I bring to your attention two recent articles regarding the current uptick in tomb robbing occurring these days in China. The first was written by Dr. Magnus Fiskesjo, an anthropology professor at Cornell University (and former Director of the Museum of Far Eastern Antiquities in Stockholm). It was published in the China Daily newspaper. The second is by Calum MacLeod, for USA Today. Both center around the recent discovery of the tomb of general Cao Cao, a famous historical figure who lived between AD 155-220, at the very beginning of the Three Kindgoms Period (AD 220-280).
Although the tomb was eventually excavated (read "salvaged") by archaeologists, according to one of the farmers turned collectors in Anyang province (in the vicinity of Cao Cao's tomb), quoted in MacLeod's article, "since 2007, five gangs have targeted the tomb, and the region's poverty is the main driver." Although many locals supplement their meager income with selling field finds (usually obtained by less drastic means than the combination of metal detecting, bulldozing, mobile phone photography, "feng shue" divination and "traditional archaeological techniques" increasingly favoured by the organized tomb raiding teams), the articles stress that at least a few small-scale local collectors who might otherwise wish to see museums built to curate their artifacts are increasingly afraid of draconian penalties.
Both articles stress what is lost in terms of context and more specialized archaeological knowledge when a tomb is ripped open in search of artifacts. Importantly, however, Dr. Fiskesjo stresses that the majority of the blame should not lie at the feet of local looters or even local middle-men (beyond devising more appropriate punishments to act as deterrents as much as possible...certainly not the death penalty). Rather, the urban dealers and private collectors in China and abroad are assigned most of the blame; rightfully so, in my and the author's opinions.
The articles bolster this sentiment by pointing out that urban dealers and collectors in China are encouraged to only accept "the real deal" by such pop-cultural phenomena as antique shopping shows and game shows with content and discussion of antiquities far removed from the on the ground realities of looting. Indeed, MacLeod's points out how just how much "antiques have become the new currency of bribery" amongst corrupt officials in China, notes collector Hu Wengao (as quoted in MacLeod's article). This goes hand in hand with the rise of numerous "antiques malls" in Beijing, increasing export of rare pieces (or retention by corrupt local officials) and a thriving fakes industry, especially out of Hong Kong.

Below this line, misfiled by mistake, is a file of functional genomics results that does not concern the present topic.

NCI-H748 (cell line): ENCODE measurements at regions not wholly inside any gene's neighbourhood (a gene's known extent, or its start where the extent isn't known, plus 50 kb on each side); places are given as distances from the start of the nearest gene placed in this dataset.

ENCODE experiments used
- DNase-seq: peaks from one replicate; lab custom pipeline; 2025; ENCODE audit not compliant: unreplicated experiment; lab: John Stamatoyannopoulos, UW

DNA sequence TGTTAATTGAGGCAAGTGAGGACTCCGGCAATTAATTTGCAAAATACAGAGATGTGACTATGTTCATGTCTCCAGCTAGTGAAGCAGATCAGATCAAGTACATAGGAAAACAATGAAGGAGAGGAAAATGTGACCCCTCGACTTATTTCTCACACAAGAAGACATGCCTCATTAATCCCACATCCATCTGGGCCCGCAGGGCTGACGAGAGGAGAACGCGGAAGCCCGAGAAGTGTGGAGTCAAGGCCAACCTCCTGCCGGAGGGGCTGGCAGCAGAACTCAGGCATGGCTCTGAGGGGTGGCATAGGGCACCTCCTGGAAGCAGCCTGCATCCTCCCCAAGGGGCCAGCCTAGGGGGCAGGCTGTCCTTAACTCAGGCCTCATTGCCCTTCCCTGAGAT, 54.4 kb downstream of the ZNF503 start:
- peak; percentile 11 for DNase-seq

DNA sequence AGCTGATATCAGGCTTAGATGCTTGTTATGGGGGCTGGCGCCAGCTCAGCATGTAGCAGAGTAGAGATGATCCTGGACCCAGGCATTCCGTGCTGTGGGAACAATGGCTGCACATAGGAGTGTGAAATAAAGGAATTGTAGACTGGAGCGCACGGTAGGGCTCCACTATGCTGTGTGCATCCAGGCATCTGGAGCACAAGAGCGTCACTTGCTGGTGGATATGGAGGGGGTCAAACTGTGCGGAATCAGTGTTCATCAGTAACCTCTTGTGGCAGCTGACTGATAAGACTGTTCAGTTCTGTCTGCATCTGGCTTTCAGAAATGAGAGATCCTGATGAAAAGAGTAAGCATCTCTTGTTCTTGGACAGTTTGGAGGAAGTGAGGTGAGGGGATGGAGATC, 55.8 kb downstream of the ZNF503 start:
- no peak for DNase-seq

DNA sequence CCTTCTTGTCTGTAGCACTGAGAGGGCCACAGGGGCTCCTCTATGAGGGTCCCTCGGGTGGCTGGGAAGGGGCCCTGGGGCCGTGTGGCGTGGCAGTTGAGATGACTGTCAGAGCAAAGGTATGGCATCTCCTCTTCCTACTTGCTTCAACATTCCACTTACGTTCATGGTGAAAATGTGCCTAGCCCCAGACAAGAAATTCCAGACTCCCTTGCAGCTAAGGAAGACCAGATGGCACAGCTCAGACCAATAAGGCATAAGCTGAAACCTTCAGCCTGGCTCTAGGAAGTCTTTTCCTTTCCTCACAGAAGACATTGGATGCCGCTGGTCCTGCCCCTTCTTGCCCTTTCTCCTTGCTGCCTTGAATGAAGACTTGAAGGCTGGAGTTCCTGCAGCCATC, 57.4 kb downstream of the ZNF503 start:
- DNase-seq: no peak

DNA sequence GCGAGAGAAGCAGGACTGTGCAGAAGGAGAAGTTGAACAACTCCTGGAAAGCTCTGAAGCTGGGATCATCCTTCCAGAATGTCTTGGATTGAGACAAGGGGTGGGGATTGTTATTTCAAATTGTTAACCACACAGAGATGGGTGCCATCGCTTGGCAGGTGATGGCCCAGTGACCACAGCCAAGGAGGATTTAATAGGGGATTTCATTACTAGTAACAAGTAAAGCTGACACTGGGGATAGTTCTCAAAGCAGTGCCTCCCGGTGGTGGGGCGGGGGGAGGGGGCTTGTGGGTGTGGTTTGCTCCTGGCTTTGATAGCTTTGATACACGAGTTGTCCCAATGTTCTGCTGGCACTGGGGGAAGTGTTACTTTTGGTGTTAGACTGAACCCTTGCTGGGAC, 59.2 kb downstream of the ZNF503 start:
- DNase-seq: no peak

Banned under Mao in 1949 as "too capitalist," the MacLeod article notes that since the 1980's the "hobby" has been making a come back. However, the ideas proposed by Feskijo to use pop-culture as a force for good; something to remove the "lime light" that looting and collecting have been given in the local Chinese media, and expose the messy side of the trade to international collectors who might only see cleaned-up pieces online. To quote Fiskesjo "Alongside the antique shopping shows on TV, there could be programs that highlight this destruction. One could make arrested robbers walk the sites with reporters, under experts' guidance, and explain the damage they have done and reveal the names of persons who payed them to do it. Similar tell-all shows could be conducted with dealers who knowingly sell recently stolen items. One could interview collectors and ask them to reflect on the sad consequences of their activity."
While these seem like intriguing ideas in principle, I think it'd be rather difficult to actually arrange informants to interview or display to the public. However, if participation in such a program was implemented as a legal "community service" option, perhaps in exchange for a reduced fine, jail time, or a stay of execution, especially for those poor rural residents who might only be engaged in "subsistence digging," more of those convicted might try to arrange for it. Indeed, Fiskesjo concludes by noting that the shame itself could be a powerful deterrent, at least for locals (even urbanites who have yet to purchase and are simply not aware of how that shiny bronze object actually got into that gallery's window display). Shaming foreign (primarily Western) middle-men, collectors and dealers into giving up their hobby is another thing entirely.
The future of Chinese prehistoric and historic archaeology appears to be at a cross-roads, and as local and international archaeologists continue to collaborate in their race against time, they key here (as in Southeast Asia and everywhere else looting is felt...i.e. pretty much everywhere), is changing public attitudes. Easier said than done, but in my view, factually-grounded outreach can only be a force for good.
Museums and Looted Art
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